Pednevounder, near the westernmost tip of Cornwall, was named one of the top five nude beaches in Britain by the authors of Bare Britain. Getting to it is a hard scramble but once there, both clothed and nude bathers - who share this unoffical beach in about equal numbers - are glad of the effort. The water is crystal clear and, for British waters, shallow and sunwarmed.
Pednevounder Nude Beach Essentials
- Description: The nude beach is notable for its outstanding rock formations, the cliffs of Treryn Dinas and Logan Rock, a famous, 80 ton rock that is naturally balanced about 100 feet above the sea. The yellow sand of this nude beach is almost underwater at high tide though at low tide there is a wide, shallow area. The beach is close to Treen, on the south coast of Cornwall. It's a popular vacation area so if you are planning to visit, make accommodation or campsite reservations early.
- To Bare or Not: Pednevounder's fans are a mixture of dressed bathers (or textiles as some nudists prefer to call them) and nudists. This is an unofficial nudist beach but apparently a very tolerant place. Just keep nude beach etiquette in mind and you should be fine whatever you choose to wear.
- Facilities: The beach has no facilities but there is a shop where you can buy drinks, snacks and souvenirs in the village of Treen.
- Warnings: Getting to this beach involves some very steep paths and scrambling down a narrow path. This is not a beach for anyone who is afraid of heights and who can't manage steep descents over loose, rocky paths. Several sandbars emerge along this beach at low tide. Signs along the beach warn about dangerous currents for swimmers in certain areas.The beach is dog friendly but I've heard reports of some dogs refusing to take on the last, steep part of the path.
- Getting there: Head for Penzance, near the tip of Cornwall and pick up the A30 dual carriageway heading west. About 4 miles from Penzance, look for the B3283 south, Penzance Road. After just under 3.5 miles, bear left onto the B3315 and look for signs for Treen. There is pay and display parking in Treen.
From the parking, follow signs for Treen Farm campsite (not to be confused, in your online searches, with Tree 'n Farm Camping, a completely different website). Head past the sign toward the coastal path. Look for a path that forks off the main path and is closer to the cliffs. A third, narrow path heads downward over rocks to the beach.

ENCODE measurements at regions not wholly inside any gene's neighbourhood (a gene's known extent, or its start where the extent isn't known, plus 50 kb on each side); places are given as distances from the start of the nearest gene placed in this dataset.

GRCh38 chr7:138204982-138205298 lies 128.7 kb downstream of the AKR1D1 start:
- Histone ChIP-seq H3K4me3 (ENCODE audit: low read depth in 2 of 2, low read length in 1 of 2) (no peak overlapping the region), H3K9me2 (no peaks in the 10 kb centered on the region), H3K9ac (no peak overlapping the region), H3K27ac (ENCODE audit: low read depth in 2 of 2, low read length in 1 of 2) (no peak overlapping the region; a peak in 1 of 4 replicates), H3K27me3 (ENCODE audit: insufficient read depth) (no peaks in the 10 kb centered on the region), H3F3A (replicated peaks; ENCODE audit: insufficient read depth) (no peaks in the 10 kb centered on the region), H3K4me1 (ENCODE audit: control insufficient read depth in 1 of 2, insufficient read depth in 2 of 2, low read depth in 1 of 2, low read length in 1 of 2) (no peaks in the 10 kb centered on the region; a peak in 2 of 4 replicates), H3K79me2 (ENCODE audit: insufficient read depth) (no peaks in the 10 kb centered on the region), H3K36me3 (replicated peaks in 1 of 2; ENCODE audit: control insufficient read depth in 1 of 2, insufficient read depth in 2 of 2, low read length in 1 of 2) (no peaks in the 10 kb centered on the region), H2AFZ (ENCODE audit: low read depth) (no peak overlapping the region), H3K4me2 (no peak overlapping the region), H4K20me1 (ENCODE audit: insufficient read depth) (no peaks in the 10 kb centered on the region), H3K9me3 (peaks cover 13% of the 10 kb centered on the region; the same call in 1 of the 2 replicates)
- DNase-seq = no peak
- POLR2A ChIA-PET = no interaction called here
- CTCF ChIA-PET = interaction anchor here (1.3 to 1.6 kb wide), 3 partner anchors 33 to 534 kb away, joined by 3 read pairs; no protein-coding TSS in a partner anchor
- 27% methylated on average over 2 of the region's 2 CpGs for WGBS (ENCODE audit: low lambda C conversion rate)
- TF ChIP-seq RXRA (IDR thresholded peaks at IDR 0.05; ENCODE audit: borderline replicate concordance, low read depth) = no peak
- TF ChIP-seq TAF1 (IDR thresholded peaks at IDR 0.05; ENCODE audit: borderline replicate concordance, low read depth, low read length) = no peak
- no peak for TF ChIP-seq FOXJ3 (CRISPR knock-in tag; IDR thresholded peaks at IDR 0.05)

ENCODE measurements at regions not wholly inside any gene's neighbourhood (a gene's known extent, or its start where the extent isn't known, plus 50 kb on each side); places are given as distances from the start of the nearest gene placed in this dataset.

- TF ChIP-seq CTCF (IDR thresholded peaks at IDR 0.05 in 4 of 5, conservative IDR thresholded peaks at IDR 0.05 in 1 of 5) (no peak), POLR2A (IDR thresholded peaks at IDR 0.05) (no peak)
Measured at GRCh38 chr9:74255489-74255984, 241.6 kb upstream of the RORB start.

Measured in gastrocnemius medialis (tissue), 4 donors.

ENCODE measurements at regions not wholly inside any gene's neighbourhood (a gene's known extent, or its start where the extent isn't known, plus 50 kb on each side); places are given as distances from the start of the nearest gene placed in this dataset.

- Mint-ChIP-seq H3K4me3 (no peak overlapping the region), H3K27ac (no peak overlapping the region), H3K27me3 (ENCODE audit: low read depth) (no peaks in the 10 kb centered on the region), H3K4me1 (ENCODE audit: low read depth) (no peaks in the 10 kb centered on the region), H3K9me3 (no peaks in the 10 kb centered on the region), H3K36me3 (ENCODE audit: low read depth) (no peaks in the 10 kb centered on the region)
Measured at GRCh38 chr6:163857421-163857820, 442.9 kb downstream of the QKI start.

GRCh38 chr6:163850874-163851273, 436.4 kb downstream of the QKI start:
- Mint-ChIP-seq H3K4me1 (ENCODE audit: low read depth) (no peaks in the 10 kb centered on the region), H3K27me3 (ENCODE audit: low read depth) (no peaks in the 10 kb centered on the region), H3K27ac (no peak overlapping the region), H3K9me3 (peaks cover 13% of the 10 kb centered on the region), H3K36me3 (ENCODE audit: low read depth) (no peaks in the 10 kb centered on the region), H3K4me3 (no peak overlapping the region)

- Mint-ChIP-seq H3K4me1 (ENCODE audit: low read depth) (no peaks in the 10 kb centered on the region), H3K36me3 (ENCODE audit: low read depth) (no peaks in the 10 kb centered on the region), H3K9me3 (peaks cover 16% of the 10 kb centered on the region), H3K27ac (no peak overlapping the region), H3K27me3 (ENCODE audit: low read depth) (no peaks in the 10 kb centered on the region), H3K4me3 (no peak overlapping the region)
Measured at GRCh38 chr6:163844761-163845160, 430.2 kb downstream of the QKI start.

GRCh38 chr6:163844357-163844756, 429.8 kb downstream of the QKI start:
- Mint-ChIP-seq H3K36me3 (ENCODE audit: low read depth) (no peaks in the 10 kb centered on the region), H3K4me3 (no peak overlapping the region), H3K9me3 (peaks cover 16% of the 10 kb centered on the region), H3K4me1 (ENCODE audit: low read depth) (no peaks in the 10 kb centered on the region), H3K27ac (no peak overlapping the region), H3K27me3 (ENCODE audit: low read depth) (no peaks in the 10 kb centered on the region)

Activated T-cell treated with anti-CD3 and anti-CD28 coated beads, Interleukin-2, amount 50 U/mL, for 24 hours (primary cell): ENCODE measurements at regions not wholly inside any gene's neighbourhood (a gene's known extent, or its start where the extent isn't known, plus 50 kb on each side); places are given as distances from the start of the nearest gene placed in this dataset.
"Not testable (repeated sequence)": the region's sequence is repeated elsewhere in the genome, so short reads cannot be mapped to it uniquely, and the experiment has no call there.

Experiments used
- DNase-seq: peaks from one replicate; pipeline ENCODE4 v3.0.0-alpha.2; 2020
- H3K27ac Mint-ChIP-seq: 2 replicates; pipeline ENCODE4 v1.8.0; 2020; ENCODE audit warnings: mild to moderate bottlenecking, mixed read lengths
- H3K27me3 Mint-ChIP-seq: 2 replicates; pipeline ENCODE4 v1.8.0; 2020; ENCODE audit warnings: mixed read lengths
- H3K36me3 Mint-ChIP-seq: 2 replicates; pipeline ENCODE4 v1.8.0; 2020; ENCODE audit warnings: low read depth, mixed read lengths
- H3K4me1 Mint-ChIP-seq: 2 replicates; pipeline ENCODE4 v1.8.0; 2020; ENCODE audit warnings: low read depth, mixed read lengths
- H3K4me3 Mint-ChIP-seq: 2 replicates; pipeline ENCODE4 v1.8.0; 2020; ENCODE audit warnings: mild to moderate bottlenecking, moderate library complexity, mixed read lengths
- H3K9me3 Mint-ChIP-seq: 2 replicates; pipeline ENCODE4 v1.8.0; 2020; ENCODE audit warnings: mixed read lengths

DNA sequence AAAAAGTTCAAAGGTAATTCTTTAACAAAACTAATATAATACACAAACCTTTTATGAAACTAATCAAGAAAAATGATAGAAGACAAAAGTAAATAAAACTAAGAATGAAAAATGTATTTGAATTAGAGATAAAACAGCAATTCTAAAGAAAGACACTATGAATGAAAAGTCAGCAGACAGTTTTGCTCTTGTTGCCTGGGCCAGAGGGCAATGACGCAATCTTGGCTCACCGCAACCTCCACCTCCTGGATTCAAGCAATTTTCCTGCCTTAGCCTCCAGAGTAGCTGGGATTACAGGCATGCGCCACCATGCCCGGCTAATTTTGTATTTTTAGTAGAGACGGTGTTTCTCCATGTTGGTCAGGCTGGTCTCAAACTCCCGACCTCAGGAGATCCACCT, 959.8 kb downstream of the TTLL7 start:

The last bit of this path is not for anyone afraid of heights or steep scrambles. The walk from the car park to the beach takes about 45 minutes.
It is possible to walk along the sands from Porthcurno Beach at low tide but when the tide rolls in, there is only the steep cliff path route out.
The Story of Logan Rock
There is probably no place in the UK that doesn't have a fascinating historical story attached to it - even a deserted stretch of beach beneath inhospitable rocks. Logan Rock on Pednevounder is not exception.
Until 1824, the famous perched rock (look at the top of the second rock tower from the right in the picture above, about a quarter of the way along the cliffs) once rocked and swayed when pushed. The local belief was that Logan Rock could not be dislodged and it's swaying balance was a major attraction in the early days of tourism.
Then, in 1824, a group of Royal Navy sailors - possibly after a heavy session consuming rum - decided that they would disprove the theory and tumble the rock off its perch. Led by Lieutenant Hugh Goldsmith, a nephew of the Canadian poet Oliver Goldsmith (and distant relation of the Irish writer Oliver Goldsmith), the party of sailors succeeded in dislodging the rock, to the fury of the public.
In response to the outcry - which probably reached Parliament - the Admiralty ordered Goldsmith to return the rock to its former position. The cost of doing so - £130 or nearly £10,000 in today's money - nearly ruined him on his salary of about £9 per month.
After they succeeded in repositioning Logan Rock, it never swayed again. If you have some binoculars with you, try to get a good look at the rock. You might see bits of metal sticking out of it. They were part of the early 19th century lifting mechanism that raised Logan rock back into position.